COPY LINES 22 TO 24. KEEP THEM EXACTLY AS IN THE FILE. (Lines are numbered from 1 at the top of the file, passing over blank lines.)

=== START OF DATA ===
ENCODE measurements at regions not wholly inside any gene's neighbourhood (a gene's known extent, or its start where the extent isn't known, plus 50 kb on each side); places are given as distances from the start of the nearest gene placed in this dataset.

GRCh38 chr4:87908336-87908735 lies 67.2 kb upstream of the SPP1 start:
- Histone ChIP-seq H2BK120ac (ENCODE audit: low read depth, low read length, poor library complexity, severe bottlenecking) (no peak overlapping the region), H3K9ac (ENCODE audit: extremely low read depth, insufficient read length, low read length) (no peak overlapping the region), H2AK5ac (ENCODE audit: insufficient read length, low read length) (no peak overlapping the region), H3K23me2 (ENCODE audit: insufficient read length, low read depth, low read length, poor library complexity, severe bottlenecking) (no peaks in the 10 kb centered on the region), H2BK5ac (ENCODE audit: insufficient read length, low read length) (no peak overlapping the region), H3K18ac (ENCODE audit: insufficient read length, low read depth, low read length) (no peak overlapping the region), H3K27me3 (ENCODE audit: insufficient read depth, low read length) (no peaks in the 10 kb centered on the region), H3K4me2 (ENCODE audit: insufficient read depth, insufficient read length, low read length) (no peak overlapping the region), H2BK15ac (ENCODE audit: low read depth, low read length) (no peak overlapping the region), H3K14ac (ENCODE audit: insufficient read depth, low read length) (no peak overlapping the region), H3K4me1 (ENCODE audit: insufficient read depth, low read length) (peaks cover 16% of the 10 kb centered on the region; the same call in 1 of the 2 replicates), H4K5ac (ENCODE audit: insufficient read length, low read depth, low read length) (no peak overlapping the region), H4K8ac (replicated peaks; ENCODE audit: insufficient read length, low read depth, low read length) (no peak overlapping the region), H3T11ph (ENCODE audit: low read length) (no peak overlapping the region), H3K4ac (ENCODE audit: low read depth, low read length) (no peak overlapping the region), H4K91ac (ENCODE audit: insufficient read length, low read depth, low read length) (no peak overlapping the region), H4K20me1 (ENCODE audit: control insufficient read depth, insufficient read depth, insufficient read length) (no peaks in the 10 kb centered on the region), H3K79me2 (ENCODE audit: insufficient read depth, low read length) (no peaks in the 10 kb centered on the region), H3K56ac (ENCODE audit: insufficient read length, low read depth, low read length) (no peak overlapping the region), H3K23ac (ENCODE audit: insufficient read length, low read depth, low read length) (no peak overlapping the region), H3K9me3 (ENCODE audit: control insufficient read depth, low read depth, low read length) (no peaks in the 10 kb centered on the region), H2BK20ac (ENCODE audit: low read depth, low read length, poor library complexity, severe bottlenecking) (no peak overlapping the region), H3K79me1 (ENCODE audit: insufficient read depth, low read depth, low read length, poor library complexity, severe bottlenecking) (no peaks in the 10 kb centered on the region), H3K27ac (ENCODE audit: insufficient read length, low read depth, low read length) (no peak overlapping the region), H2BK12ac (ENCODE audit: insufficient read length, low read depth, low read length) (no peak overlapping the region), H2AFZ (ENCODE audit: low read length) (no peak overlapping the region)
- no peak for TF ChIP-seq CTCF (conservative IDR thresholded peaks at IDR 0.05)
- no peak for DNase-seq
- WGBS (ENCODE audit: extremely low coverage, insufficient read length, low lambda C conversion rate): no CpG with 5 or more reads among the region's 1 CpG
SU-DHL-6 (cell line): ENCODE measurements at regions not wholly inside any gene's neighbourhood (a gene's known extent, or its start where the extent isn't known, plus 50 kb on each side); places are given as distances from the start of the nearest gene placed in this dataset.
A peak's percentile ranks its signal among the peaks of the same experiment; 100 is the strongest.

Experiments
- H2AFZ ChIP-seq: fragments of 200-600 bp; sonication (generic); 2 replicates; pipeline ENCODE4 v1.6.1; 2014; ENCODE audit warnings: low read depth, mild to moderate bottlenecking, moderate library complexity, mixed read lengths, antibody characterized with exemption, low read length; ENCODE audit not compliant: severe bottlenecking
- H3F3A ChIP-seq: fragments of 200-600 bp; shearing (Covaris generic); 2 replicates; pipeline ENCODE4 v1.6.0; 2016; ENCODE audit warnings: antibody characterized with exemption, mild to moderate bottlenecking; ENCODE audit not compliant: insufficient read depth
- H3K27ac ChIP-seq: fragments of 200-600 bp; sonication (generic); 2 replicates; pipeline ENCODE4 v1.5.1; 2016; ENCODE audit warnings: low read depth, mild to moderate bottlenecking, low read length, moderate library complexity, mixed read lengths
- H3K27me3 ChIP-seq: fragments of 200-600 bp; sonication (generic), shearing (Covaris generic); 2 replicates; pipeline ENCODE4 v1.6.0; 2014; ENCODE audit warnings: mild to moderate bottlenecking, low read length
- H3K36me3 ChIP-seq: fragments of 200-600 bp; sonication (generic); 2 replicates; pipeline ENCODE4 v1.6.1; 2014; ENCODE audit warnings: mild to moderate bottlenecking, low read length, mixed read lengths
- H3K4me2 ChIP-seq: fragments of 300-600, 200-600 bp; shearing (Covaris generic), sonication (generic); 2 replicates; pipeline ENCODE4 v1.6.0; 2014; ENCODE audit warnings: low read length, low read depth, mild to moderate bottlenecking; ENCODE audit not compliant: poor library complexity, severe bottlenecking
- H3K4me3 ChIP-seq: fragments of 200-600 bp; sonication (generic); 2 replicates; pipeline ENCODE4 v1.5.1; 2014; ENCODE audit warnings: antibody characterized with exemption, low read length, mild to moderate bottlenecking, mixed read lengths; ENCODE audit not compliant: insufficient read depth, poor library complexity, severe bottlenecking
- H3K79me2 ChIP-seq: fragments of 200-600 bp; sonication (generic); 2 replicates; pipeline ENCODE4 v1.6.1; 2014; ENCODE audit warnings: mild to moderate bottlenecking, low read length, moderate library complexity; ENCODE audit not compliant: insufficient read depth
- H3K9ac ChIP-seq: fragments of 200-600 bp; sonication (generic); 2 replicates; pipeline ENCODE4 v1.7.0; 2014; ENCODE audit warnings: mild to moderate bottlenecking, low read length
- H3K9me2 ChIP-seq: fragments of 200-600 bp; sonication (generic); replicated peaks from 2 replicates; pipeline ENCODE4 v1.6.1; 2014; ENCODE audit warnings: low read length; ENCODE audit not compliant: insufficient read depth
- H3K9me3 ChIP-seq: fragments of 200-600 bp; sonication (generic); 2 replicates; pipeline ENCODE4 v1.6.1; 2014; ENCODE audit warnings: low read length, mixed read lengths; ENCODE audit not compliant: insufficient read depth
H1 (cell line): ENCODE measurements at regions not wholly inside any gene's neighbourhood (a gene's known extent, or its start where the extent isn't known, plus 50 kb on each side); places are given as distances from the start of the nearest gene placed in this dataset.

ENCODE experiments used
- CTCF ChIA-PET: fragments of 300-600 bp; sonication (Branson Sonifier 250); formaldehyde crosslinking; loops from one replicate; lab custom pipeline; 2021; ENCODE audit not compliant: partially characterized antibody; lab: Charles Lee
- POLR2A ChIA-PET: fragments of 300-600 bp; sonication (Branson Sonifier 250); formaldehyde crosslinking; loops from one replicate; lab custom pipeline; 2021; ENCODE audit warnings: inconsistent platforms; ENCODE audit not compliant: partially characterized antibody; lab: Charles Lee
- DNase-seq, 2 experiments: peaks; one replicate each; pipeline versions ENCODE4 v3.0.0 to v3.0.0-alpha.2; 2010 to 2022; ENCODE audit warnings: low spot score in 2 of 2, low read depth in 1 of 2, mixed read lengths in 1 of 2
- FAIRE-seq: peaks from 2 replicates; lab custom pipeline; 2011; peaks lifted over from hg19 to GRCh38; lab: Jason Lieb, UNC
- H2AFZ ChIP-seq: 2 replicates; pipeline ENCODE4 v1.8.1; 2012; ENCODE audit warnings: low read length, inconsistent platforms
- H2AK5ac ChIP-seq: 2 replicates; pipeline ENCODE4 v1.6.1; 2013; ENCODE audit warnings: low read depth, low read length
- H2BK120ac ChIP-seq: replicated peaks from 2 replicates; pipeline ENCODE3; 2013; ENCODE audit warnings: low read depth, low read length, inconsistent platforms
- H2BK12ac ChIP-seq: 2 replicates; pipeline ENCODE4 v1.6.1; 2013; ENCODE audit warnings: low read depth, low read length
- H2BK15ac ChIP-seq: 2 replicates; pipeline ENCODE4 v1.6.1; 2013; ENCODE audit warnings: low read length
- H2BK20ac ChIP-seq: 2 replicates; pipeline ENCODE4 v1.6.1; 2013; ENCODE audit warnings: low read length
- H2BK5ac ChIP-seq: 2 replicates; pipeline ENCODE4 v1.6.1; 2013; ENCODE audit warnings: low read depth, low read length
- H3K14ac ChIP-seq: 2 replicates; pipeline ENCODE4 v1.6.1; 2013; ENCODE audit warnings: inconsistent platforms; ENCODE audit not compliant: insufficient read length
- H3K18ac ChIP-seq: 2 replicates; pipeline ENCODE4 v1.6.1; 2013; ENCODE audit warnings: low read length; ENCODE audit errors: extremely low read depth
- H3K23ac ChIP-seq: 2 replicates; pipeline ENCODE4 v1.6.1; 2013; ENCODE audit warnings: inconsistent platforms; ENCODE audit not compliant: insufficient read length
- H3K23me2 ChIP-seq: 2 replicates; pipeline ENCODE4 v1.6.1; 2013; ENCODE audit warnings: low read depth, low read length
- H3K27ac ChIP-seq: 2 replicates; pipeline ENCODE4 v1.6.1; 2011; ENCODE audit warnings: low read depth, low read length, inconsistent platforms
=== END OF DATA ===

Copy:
ENCODE experiments used
- CTCF ChIA-PET: fragments of 300-600 bp; sonication (Branson Sonifier 250); formaldehyde crosslinking; loops from one replicate; lab custom pipeline; 2021; ENCODE audit not compliant: partially characterized antibody; lab: Charles Lee
- POLR2A ChIA-PET: fragments of 300-600 bp; sonication (Branson Sonifier 250); formaldehyde crosslinking; loops from one replicate; lab custom pipeline; 2021; ENCODE audit warnings: inconsistent platforms; ENCODE audit not compliant: partially characterized antibody; lab: Charles Lee